The consequences have been devastating. Families have been broken up, passports cancelled, citizenships have been revoked, and dictators have been given a glimpse into dissidents’ finances. Expat Americans have found it increasingly difficult to find anyone willing to offer them banking services. FATCA amounts to a fine levied by the U.S. on any of its citizens who have the temerity to live abroad.
It is time for the law to go, as a simple matter of justice. That’s why I signed this coalition letter along with 22 other leaders from think tanks, taxpayer groups, and grassroots organizations, calling for the repeal of FATCA. As the Center for Freedom and Prosperity, which organized the letter, says:
The letter makes 5 key points: 1) FATCA fails in its primary goal to catch wealthy tax cheats; 2) It ensnares innocent Americans with excessive reporting requirements and draconian penalties for the slightest oversights; 3) It makes U.S. citizens living and working abroad toxic assets in the eyes of both financial institutions and employers; 4) Its compliance costs far outstrip the revenue it collects; and 5) It encourages other nations and international organizations to pursue aggressive tax grabs that threaten American businesses and the global economy.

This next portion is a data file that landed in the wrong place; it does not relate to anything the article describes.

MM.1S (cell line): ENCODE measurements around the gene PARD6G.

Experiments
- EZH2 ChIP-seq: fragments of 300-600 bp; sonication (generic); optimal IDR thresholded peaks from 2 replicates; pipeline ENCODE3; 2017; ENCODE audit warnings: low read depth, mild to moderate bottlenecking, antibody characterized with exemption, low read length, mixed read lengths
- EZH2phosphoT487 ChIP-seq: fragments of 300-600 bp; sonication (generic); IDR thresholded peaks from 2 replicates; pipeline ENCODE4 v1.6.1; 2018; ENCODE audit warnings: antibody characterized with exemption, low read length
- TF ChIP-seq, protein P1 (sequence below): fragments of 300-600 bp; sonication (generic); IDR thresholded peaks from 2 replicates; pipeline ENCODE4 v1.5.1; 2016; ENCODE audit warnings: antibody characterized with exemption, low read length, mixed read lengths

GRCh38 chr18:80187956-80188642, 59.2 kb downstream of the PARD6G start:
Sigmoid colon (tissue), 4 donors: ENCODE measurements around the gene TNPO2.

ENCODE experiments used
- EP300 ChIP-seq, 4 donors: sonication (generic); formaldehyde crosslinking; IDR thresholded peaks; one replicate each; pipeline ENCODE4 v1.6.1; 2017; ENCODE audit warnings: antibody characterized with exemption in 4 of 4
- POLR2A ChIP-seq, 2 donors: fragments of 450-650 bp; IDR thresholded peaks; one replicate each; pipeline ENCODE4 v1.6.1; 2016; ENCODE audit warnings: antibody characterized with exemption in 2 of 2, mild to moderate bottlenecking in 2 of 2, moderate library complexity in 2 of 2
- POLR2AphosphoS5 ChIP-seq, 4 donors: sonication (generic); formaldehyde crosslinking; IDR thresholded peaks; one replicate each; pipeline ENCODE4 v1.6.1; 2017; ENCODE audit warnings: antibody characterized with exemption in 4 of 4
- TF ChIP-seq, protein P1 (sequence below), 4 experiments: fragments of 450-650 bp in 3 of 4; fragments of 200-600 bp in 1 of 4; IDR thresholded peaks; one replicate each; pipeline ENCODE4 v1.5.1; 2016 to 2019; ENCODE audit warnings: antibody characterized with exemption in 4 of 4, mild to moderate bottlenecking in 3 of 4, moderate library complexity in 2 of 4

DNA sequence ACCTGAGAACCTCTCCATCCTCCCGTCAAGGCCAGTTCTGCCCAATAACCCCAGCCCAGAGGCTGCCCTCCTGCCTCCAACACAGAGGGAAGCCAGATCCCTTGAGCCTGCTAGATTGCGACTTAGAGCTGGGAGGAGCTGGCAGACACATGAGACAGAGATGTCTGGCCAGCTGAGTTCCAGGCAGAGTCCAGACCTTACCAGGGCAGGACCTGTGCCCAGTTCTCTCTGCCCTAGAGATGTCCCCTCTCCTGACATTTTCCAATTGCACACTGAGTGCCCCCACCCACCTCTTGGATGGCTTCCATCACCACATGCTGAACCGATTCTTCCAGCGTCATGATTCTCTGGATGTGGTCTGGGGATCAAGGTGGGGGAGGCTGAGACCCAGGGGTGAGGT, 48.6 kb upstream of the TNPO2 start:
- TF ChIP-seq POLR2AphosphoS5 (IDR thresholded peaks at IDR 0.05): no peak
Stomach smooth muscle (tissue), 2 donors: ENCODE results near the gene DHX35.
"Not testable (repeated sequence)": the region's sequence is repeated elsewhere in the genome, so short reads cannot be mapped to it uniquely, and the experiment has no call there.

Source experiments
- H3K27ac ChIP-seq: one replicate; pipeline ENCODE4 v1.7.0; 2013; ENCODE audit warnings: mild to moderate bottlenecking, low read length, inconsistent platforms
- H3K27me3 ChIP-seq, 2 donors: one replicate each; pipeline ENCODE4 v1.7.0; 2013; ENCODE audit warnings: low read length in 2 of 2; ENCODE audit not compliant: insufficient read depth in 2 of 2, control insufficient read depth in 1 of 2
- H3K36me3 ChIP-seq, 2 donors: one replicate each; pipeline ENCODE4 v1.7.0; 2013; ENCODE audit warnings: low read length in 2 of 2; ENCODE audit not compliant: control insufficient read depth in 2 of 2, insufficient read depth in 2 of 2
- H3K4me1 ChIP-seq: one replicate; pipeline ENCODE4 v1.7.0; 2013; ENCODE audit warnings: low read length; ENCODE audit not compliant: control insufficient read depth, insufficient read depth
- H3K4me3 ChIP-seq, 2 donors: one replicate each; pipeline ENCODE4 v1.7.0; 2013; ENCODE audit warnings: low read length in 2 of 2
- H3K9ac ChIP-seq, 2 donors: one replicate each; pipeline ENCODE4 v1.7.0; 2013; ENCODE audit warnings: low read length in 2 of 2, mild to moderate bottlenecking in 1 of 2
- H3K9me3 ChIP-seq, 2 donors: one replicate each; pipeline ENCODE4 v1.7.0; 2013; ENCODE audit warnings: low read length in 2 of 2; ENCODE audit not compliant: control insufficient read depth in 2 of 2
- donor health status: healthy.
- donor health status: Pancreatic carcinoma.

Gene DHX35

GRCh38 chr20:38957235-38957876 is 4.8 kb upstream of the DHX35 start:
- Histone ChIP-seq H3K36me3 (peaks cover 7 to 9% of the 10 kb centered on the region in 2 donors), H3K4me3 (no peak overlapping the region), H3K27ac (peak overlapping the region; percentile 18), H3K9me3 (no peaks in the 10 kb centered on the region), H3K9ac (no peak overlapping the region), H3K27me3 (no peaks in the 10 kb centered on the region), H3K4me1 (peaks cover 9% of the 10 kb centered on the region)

Dan Mitchell of the Cato Institute said, FATCA may be “the worst provision in the entire tax code.” He’s right. Moreover, if other governments start thinking FATCA is a good idea, we could start seeing large numbers of people in this nation of immigrants taxed by foreign powers. Extraterritoriality was a bad idea to begin with. It should end before it gets any worse.